Undercover policing laws are ambiguous to the point where ordinary people are at risk of having their private lives infiltrated, an influential group of MPs has warned.
An interim report by the Home Affairs Select Committee says there is an "alarming level of inconsistency" among ministers and senior police officers over the limits of the law.
The issue came to light in 2011 after it was revealed that undercover police officer Pc Mark Kennedy had had sexual relations with women in the environmental group he was trying to infiltrate.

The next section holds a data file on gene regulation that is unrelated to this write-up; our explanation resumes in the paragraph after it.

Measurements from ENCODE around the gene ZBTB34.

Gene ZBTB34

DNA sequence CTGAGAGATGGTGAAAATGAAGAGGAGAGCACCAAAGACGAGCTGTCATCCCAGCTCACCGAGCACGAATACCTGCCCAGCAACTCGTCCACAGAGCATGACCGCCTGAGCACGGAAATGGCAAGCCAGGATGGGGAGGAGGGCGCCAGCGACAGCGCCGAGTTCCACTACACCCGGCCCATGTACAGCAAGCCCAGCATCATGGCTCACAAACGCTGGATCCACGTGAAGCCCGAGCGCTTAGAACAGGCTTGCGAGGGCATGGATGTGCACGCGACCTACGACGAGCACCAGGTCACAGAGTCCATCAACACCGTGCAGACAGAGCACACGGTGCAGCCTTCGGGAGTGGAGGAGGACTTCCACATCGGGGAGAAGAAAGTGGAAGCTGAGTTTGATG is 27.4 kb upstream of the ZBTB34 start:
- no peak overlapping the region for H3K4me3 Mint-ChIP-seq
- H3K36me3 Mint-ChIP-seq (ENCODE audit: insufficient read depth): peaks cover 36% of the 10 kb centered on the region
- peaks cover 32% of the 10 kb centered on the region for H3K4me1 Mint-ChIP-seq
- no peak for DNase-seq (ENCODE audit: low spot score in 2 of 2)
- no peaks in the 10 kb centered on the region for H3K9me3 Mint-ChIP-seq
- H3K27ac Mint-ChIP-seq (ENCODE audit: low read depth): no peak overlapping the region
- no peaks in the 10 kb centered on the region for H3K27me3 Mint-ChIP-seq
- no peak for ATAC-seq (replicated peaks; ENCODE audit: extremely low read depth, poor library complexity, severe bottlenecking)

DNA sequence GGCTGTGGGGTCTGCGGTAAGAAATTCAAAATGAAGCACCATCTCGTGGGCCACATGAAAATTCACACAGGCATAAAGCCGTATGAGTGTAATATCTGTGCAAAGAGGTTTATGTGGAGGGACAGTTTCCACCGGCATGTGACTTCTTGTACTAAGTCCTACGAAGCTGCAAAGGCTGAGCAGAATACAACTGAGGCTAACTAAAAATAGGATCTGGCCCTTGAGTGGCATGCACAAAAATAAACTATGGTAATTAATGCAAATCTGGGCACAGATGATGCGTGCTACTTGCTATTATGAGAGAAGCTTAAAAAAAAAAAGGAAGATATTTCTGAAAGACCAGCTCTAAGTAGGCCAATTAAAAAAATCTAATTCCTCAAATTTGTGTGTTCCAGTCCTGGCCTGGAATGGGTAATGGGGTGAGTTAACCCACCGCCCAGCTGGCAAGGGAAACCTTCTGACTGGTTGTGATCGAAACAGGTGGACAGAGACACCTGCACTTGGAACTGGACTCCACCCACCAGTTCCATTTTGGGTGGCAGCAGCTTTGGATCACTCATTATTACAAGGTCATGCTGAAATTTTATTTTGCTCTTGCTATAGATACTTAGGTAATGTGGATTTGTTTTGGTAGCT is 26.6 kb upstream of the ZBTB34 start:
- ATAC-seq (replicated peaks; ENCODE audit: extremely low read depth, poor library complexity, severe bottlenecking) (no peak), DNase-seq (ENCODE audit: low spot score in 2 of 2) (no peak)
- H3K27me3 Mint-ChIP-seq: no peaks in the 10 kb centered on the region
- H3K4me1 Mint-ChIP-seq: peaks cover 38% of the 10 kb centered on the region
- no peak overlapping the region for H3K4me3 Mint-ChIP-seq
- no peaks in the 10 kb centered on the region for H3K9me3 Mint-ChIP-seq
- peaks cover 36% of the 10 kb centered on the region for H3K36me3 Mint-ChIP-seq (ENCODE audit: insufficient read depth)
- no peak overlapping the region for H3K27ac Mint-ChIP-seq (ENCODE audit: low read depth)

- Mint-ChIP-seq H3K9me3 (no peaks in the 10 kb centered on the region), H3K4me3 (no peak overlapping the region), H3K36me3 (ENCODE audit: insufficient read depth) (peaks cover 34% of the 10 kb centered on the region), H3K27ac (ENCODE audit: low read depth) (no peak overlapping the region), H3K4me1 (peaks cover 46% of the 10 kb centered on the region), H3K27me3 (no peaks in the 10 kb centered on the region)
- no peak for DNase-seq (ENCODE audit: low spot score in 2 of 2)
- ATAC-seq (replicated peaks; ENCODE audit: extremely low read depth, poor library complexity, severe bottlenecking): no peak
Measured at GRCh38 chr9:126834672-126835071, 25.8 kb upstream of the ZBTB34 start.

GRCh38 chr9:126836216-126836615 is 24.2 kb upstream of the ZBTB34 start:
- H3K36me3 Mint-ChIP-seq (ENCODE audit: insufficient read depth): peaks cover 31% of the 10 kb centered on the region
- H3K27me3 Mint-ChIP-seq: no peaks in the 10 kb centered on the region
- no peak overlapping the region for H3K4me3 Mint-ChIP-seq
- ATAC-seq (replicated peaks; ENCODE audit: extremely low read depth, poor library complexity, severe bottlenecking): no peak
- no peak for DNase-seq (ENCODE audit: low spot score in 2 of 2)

It was later revealed that some undercover police officers used dead children's identities to build cover stories, a practice described as "ghoulish" in the MPs' report.
More top news
The government has announced plans to ensure staff receive tips left by customers in bars and restaurants.
Tens of thousands are having do not resuscitate orders imposed without families' consent, according to the Royal College of Physicians.
The prime minister has said the debate over Britain's EU membership has affected his long-term friendship with the mayor of London.